Mackey later defended himself by saying, “I never intended any of those postings to be identified with me.” Well, obviously. Yet the truth came out, making Mackey look dishonest, untrustworthy, and morally suspect. Not only was it unethical, but it also tainted the Whole Foods brand. Translation: If your sister’s vintage boutique needs more customers, don’t write her a fake Yelp review.

3. Similarly, don’t smear a brand or restaurant out of spite

Mackey also dissed Whole Foods’ then-competitor Wild Oats in 2005, writing this on a Yahoo stock message board as Rahodeb:

Would Whole Foods buy OATS [Wild Oats’ stock symbol]? Almost surely not at current prices. What would they gain? OATS locations are too small…[Wild Oats management] clearly doesn’t know what it is doing…OATS has no value and no future.

Only two years later, Whole Foods was buying Wild Oats for $565 million in a merger challenged by the FTC. Was Mackey trying to drive people away from Wild Oats so his company could buy it at a cheaper price? Only Mackey knows, but it doesn’t make him look very good.

On a personal level, a former friend of mine was bitter toward a former employer after she quit. “I’d write them a bad Yelp review, but they’d know it was me,” she said before giving me a meaningful look. “YOU should write one about how they’re so awful!” she said, only half joking, even though I’d never used the company’s services. (I didn’t.)

I can’t be the only one this has happened to. In fact, a look at any business’ filtered Yelp reviewsthe ones you don’t see unless you go hunting for them and enter a Captcha, a type of challenge-response test used in computing to determine whether or not the user is human), shows that fake bad reviews (likely by competitors and their families) are all too common. If you’ve got beef with a company, personal or professional, don’t let it color your actual experience there. No inventing cockroaches to scare diners away from your rival café! Sure, write a negative review if you received legitimately poor service or products, but take it up with management if it’s a bigger issue.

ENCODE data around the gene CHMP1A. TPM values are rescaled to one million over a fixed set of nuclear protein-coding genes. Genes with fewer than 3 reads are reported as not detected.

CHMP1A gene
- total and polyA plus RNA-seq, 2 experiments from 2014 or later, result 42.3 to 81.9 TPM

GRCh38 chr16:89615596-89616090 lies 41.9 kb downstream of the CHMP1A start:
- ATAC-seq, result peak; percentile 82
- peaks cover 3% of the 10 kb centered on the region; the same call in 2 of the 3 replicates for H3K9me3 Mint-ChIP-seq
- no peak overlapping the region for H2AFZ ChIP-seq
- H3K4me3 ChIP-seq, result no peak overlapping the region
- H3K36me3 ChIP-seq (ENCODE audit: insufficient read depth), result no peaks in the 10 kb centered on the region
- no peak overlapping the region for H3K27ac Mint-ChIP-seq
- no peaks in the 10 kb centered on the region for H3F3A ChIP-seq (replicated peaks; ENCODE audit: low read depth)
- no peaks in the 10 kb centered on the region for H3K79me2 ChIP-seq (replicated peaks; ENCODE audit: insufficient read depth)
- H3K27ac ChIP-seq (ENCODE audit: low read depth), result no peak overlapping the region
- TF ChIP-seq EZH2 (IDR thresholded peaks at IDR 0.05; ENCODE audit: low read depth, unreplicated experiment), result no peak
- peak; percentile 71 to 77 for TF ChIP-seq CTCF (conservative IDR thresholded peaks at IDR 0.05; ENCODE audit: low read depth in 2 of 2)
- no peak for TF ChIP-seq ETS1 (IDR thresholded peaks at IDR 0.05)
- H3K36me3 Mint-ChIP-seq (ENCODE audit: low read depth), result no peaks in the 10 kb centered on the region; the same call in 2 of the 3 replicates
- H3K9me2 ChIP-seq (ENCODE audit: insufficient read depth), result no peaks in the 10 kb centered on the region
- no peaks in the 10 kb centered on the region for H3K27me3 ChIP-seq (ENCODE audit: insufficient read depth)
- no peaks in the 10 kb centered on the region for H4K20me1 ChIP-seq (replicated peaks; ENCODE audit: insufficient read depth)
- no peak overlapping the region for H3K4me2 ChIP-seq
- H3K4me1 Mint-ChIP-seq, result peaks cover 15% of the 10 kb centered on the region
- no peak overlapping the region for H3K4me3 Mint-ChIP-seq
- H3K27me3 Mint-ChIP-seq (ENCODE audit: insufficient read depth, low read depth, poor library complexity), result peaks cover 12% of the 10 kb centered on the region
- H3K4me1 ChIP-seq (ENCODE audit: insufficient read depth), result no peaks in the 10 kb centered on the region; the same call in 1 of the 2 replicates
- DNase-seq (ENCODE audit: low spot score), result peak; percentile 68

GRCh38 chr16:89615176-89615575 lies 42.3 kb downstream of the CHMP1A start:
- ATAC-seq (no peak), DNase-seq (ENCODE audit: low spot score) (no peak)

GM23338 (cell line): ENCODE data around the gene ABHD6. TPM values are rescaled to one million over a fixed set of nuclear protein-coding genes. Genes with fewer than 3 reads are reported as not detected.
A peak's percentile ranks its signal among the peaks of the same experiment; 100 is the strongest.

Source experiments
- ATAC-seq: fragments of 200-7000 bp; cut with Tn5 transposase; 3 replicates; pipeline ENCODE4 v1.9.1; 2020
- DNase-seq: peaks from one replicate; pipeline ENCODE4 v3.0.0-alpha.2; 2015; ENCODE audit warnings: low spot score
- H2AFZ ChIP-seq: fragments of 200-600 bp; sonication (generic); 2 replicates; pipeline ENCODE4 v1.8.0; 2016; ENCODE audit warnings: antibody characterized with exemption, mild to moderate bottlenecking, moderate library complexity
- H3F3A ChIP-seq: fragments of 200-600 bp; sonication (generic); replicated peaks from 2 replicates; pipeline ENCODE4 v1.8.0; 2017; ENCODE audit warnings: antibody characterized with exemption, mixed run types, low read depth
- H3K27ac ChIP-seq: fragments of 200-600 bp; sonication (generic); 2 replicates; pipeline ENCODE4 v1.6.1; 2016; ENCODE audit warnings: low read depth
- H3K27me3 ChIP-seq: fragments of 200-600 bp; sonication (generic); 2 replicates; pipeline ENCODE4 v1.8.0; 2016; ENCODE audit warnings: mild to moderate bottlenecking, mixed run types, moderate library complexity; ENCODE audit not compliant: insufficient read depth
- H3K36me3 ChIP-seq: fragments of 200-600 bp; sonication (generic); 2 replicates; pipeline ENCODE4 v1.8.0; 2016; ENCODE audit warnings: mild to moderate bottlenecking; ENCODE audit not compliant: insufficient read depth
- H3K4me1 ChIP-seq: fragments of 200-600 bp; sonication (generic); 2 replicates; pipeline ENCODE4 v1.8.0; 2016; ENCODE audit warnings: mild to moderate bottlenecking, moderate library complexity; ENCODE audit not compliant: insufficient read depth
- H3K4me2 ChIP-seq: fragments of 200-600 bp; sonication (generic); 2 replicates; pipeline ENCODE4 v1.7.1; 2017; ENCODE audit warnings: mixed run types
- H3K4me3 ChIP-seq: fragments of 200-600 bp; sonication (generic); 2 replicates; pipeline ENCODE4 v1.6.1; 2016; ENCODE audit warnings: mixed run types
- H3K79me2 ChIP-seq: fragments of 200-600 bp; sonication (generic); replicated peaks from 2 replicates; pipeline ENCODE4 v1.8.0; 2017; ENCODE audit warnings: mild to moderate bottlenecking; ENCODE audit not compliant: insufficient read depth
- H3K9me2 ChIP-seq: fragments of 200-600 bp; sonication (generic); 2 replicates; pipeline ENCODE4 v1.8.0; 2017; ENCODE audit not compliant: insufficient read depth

4. Realize the ramifications your review could have

At the risk of sounding overdramatic, these are real people here; real families’ livelihoods are at stake. In an earlier piece for the Center for Digital Ethics, Kristen Kuchar noted that the addition of a single star in a Yelp rating could potentially boost business by 5 to 9 percent, according to Harvard Business School. Should one irate customer have the power to get a waiter fired or put a bistro out of business? Your words can live on even if you delete your review, and you never know the impact they could have on someone down the road.

The consumer mindset means we think opening our wallets entitles us to the royal treatment, but remember that everyone has bad days. If at all possible, visit a business more than once to get a more fully rounded view of the experience there. If nothing else, it’ll make your review more helpful to others.

Holly Richmond is a writer and content strategist in Portland, OR. Put plainly, she rocks. Follow her on Twitter or visit hollyrichmond.com.